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Flu virus cases may rise in southern hemisphere
May 5, 2009 / 8:03 AM / 8 years ago

Flu virus cases may rise in southern hemisphere


By Tan Ee Lyn

HONG KONG, May 5 (Reuters) - The new H1N1 flu virus is expected to surge in coming months in the southern hemisphere when the winter season begins, health experts said, calling for continued vigilance even if the virus appears to be mild.

Influenza viruses thrive in colder months. Winter is also a time when flu infections surge because people tend to crowd around in poorly ventilated settings.

"Yes, it is quite possible that more cases will be seen in the southern hemisphere as winter comes, that’s really just starting now," said Bill Rawlinson, head of virology at the Prince of Wales Hospital in Sydney, Australia.

"It does appear mild but every year in Australia, we have 1,500 to 3,000 deaths due to flu. When you get a new strain, even if it may not be as fatal as H5N1, it is still a serious event and you do see an excess of deaths due to new strains because people don’t have immunity," he told Reuters by telephone.

The new virus, which broke out in Mexico, has now infected more than 1,200 people in 21 countries. To date, 27 deaths have been confirmed, 26 in Mexico and one in the United States.

While many scientists agree this new virus does not appear more deadly than seasonal human flu, WHO chief Margaret Chan called for caution on Monday, saying it was still early days and no one could tell how the situation or the virus would evolve and if the world was headed for a pandemic.

CRITICAL PERIOD

Raina MacIntyre, professor of infectious diseases epidemiology at the University of New South Wales, says a worst-case scenario would be an epidemic hitting countries such as Australia and New Zealand.

"The worst case scenario is an epidemic that could cause illness in 40 percent of the population, cause 50 percent work and school absenteeism, and 2.4 percent case fatality rate. With our best available strategies for prevention and mitigation, we could reduce that to 10 percent getting sick and halve the case fatality rate," she told Reuters in an email.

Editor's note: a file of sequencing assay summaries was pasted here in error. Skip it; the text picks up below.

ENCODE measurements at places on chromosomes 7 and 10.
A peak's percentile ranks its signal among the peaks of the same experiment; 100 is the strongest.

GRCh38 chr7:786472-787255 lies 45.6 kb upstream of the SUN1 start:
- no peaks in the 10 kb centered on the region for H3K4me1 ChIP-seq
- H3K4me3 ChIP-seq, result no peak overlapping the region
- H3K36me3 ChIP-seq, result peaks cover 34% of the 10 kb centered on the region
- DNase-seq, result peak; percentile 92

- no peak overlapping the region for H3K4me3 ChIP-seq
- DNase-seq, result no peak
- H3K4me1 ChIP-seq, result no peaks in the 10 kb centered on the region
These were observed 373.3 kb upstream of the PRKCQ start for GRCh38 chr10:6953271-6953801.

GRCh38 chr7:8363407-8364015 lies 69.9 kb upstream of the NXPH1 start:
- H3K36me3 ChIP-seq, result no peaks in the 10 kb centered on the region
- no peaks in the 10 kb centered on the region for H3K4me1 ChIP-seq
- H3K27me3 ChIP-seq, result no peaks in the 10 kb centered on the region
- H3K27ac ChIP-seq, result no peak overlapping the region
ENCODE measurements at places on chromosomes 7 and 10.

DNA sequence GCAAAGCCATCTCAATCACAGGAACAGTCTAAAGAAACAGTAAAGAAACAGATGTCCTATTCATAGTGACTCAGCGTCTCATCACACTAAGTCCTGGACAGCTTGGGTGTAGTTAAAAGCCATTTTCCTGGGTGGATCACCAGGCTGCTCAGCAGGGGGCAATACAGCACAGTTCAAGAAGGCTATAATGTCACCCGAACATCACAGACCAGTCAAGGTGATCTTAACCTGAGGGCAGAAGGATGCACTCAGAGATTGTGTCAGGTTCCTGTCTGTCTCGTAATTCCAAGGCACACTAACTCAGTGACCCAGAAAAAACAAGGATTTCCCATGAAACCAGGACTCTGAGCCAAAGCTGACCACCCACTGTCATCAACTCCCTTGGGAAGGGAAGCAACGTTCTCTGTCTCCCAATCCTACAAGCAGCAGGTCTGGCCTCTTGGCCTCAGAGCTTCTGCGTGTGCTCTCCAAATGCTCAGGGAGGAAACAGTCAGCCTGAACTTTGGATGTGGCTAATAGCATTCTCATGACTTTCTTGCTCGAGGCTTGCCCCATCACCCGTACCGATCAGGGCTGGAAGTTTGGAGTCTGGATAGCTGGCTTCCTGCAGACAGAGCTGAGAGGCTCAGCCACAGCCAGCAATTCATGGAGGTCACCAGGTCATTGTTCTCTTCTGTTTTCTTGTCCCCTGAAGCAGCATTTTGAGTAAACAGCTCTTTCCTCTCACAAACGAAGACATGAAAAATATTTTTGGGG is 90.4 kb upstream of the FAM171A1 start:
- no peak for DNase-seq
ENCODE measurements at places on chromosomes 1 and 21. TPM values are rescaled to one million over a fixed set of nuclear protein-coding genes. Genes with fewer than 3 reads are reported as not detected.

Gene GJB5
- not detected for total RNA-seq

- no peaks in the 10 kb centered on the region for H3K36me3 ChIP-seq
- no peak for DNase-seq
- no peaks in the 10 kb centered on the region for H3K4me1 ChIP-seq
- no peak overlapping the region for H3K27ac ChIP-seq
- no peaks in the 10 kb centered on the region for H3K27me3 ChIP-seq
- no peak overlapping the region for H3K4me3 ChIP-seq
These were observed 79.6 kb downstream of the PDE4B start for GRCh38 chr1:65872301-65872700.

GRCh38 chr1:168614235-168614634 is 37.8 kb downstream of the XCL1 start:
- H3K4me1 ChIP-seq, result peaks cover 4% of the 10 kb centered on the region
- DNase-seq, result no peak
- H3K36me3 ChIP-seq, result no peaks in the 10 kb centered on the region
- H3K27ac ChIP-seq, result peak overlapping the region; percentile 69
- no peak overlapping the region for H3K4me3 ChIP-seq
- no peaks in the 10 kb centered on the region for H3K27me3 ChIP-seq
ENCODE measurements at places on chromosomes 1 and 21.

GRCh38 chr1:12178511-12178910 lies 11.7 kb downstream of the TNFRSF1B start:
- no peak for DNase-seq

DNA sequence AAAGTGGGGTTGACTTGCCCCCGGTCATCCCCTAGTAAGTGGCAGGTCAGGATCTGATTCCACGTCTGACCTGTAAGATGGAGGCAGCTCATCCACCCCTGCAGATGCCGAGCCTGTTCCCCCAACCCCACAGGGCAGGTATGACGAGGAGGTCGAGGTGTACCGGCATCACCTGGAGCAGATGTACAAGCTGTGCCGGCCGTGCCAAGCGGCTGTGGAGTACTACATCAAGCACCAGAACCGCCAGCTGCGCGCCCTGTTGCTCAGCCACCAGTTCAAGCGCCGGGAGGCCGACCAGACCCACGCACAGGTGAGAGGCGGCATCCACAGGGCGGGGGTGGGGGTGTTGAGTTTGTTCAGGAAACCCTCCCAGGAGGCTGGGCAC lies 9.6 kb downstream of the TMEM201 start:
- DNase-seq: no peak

"Yes, we are definitely more at risk given we are coming into our winter, when influenza transmission is intensified ... we are in a critical phase right now."

But no one has a clue how the virus will behave from here.

"So far, we have not seen any particular virulence with this virus, though more cases need confirmation to be sure of this. This also means that it can be a candidate for reassortment with other potentially more virulent strains of influenza, such as avian H5N1," said Julian Tang, consultant with the Division of Microbiology at National University Hospital in Singapore.

Some experts consider that to be the worst that can happen. The world would be faced with a monstrous virus that not only spreads with ease among people, but packed with the killing power of the H5N1, which has a mortality rate of 60 to 70 percent.

TROPICS: BEWARE AIR CONDITIONING

Tang said in the tropical countries, modern comforts, like air-conditioning, may fuel the spread of H1N1.

"With tropical countries using air-conditioning more heavily in hot weather ... outdoor climate factors may become irrelevant when most of influenza (and other respiratory viruses) are transmitted indoors in an air-conditioned environment in tropical countries," he said.

There is no seasonal pattern to influenza in the tropics and outbreaks happen all year round.

"Purely in terms of airborne influenza virus survival, opening the windows so that the hot, humid air comes in, will reduce virus survival - but it will be damn uncomfortable," said a microbiologist in Asia, who declined to be identified

For now, public health experts are mostly recommending rigorous disease prevention measures but the most powerful weapon may be past exposure to seasonal human H1N1.

"Past infections (particularly with human H1N1 influenza) may have induced some antibodies that may cross-protect against some other common antigens (e.g. internal viral proteins) that are more similar to those in the new H1N1 (2009) virus," Tang said. (Editing by Sanjeev Miglani)

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